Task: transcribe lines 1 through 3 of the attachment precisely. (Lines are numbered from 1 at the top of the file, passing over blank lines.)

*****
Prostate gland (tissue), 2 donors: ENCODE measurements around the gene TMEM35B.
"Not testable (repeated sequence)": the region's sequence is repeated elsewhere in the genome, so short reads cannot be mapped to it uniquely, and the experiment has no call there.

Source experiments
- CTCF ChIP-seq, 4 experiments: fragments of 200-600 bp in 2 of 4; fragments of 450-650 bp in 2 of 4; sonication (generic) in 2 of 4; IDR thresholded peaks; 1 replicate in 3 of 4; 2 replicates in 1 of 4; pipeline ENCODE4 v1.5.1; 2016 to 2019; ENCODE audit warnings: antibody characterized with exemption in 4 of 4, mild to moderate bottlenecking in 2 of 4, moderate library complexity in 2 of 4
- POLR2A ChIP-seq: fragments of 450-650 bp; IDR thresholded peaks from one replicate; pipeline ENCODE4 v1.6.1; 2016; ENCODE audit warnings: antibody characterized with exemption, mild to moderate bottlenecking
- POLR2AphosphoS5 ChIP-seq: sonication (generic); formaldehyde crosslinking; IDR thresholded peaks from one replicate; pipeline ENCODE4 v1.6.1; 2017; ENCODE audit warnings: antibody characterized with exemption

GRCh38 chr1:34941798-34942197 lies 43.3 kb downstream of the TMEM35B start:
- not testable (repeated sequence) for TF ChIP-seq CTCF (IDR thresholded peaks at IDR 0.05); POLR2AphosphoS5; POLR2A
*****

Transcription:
Prostate gland (tissue), 2 donors: ENCODE measurements around the gene TMEM35B.
"Not testable (repeated sequence)": the region's sequence is repeated elsewhere in the genome, so short reads cannot be mapped to it uniquely, and the experiment has no call there.

Source experiments